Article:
The flyer went on to say that the taste of Akaushi Kobe Beef is rich, buttery, and unbeatable.
Ok, that’s sounds good. I was definitely interested in how it would taste compared with conventional and grassfed beef.
Flyer back on the table. Arms folded again.
I notice one of the servers walking by me with a plate of fries.
“Don’t ask about the fries” I say to myself. “You know they’re fried in rancid vegetable oils cleverly promoted as “transfat free”, so why bother?”
The server looked over and smiled.
I smiled back. “Could I ask you a question? What oil do you fry your french fries in?” I asked quietly.
“Kobe beef fat” she deadpans.
I almost fall on the floor.
“Beef fat?” I ask incredulously.
“Yes, that’s right. Kobe beef fat.” she says again.
I sit in stunned silence taking this in for a few moments trying to figure out if what I heard is actually true. A restaurant actually frying its french fries in a healthy oil?
Hell has obviously frozen over.
Just then, the owner whose name is Jake walks by and I say hello.
I mention the fact that I am so pleased that they fry their french fries in beef fat because this is so healthy and traditional and how I do it at home.
Jake says that beef fat is the best fat to fry french fries in and he is going to do it this way regardless because it’s the right way to cook them.
I shake his hand and congratulate him on sticking to his guns. I mention that I’m a food blogger and that I will be writing a post about his restaurant (what did I just say?).
Jake is obviously very passionate about what he does and mentions that they will be opening their second location in New Tampa soon.
I’m thinking to myself, now here’s a restaurant that needs to get franchised!
As my family is eating, I casually mention that I talked to the owner Jake and that the fries are cooked in beef fat.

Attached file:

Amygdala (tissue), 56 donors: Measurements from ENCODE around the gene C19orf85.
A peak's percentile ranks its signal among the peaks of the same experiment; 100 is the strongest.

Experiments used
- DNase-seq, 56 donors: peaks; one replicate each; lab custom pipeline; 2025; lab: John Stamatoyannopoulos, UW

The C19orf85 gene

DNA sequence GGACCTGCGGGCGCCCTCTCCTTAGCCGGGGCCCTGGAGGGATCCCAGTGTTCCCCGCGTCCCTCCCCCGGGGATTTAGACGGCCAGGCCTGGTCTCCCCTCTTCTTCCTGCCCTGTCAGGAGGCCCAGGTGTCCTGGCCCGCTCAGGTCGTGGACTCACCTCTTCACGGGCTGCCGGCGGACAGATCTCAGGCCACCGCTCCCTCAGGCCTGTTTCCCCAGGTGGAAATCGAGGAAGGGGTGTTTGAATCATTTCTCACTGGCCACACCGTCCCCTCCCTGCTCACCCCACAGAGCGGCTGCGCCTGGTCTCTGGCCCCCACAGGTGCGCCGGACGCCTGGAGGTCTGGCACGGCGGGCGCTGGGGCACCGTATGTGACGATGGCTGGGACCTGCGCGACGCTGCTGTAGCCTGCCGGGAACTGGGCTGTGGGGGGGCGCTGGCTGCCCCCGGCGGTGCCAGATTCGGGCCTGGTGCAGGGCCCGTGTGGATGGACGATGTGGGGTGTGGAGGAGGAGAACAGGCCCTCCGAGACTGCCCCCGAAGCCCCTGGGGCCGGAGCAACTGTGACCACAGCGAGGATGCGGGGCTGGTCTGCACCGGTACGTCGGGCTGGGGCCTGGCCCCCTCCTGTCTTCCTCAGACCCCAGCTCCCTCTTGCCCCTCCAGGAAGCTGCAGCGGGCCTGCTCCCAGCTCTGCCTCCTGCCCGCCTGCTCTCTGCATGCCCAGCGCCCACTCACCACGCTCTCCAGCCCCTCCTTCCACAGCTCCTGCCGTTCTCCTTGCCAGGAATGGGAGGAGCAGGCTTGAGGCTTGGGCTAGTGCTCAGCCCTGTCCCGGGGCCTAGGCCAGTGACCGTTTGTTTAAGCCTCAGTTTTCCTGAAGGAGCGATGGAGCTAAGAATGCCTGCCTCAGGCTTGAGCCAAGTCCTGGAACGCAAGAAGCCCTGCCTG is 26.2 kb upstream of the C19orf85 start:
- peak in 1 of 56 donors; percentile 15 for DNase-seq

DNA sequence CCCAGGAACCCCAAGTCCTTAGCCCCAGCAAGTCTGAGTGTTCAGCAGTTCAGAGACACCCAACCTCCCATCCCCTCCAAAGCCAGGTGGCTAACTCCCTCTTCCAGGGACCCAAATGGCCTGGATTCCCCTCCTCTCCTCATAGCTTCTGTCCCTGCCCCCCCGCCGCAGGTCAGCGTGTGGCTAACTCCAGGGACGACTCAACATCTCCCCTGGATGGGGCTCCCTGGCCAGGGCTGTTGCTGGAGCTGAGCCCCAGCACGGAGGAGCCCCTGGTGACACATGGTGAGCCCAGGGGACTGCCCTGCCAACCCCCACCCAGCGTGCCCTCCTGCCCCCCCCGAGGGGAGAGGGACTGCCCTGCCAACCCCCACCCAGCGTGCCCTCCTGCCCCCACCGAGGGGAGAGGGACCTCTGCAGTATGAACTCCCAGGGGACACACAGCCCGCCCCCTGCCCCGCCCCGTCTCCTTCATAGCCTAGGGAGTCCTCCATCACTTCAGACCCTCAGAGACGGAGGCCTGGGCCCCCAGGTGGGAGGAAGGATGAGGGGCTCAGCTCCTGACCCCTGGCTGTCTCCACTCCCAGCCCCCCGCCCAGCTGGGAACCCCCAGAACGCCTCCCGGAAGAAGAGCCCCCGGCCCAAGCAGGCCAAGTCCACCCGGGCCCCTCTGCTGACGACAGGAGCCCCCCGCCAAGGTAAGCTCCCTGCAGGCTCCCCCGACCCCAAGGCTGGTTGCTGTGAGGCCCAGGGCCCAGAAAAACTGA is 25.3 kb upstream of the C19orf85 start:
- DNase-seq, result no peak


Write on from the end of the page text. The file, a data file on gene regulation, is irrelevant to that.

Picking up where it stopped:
“So that’s why we can only eat a few and be full” exclaims my 9 year old.
Don’t you just love it when your kids demonstrate that they get it?
Jake the owner drops by at the end of the meal and asks if it would be ok to give us dessert on the house.
Being a food blogger definitely has its perks. Scoring free dessert is one of them.
Dessert was strawberry buttercake with 2 scoops of Haagen-Dazs vanilla ice cream on top.
The buttercake turned out to be Entenmann’s. I looked up the ingredients. It’s says it’s made from all butter. Love the butter, but I’m sure there were some preservatives in there though. The ice cream was, of course, sensational.
All in all, Burger Monger was the best burger experience I’ve ever had eating out. Not perfect for sure, but moving very strongly and purposefully in the right direction.
Maybe there’s hope for the American restaurant after all.
Sarah, The Healthy Home Economist
Sarah Pope has been a Health and Nutrition Educator since 2002. Her work is dedicated to helping families effectively incorporate the principles of ancestral diets within the modern household. She is a sought after lecturer around the world for conferences, summits, and podcasts.
Her work has been covered by major media including USA Today, ABC, NBC, and many others.